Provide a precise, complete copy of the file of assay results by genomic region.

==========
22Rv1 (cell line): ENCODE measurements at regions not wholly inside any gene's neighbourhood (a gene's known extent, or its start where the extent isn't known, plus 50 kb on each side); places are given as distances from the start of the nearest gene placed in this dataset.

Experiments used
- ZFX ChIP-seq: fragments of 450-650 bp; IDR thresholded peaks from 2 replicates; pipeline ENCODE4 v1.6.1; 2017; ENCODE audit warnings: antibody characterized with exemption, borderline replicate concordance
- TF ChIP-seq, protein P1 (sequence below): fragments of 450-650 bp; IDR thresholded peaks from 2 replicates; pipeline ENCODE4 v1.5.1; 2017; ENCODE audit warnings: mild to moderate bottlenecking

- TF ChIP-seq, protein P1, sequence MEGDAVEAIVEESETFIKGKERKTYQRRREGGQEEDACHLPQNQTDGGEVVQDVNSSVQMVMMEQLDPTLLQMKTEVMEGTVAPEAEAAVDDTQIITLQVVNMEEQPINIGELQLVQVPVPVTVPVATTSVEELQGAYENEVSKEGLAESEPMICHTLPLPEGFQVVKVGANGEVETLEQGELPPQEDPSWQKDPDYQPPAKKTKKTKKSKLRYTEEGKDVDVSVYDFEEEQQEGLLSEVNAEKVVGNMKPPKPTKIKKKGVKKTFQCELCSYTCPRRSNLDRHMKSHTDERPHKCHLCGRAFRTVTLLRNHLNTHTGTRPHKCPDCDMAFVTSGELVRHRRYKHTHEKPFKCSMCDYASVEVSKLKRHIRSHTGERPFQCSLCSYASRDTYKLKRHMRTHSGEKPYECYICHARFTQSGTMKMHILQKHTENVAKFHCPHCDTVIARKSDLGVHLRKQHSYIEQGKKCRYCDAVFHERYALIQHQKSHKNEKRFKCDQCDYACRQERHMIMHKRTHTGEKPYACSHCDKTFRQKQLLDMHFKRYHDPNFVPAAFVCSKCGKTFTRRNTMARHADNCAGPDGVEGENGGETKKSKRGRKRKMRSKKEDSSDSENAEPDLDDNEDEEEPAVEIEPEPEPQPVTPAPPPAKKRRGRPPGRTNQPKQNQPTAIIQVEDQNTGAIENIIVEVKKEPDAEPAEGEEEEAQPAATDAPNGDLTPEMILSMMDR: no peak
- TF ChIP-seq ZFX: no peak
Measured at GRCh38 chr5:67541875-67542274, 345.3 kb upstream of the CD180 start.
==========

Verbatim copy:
22Rv1 (cell line): ENCODE measurements at regions not wholly inside any gene's neighbourhood (a gene's known extent, or its start where the extent isn't known, plus 50 kb on each side); places are given as distances from the start of the nearest gene placed in this dataset.

Experiments used
- ZFX ChIP-seq: fragments of 450-650 bp; IDR thresholded peaks from 2 replicates; pipeline ENCODE4 v1.6.1; 2017; ENCODE audit warnings: antibody characterized with exemption, borderline replicate concordance
- TF ChIP-seq, protein P1 (sequence below): fragments of 450-650 bp; IDR thresholded peaks from 2 replicates; pipeline ENCODE4 v1.5.1; 2017; ENCODE audit warnings: mild to moderate bottlenecking

- TF ChIP-seq, protein P1, sequence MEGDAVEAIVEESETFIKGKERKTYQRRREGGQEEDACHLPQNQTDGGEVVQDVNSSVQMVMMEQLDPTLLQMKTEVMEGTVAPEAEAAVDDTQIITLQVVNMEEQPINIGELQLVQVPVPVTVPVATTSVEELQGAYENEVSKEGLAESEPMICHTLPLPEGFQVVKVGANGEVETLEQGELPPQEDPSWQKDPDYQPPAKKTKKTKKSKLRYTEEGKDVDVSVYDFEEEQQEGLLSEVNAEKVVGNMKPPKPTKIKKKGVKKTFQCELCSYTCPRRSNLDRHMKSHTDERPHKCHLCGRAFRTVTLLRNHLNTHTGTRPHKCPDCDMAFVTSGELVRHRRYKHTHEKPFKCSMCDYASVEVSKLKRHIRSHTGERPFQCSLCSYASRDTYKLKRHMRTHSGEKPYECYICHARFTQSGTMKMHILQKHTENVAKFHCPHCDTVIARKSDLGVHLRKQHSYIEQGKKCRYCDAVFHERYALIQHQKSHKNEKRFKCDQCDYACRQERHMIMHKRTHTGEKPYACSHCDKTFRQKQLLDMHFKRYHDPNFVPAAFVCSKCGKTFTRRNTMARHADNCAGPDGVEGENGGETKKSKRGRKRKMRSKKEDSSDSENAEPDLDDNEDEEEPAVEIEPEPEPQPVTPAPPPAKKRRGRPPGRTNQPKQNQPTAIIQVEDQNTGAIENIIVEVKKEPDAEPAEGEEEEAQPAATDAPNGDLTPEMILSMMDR: no peak
- TF ChIP-seq ZFX: no peak
Measured at GRCh38 chr5:67541875-67542274, 345.3 kb upstream of the CD180 start.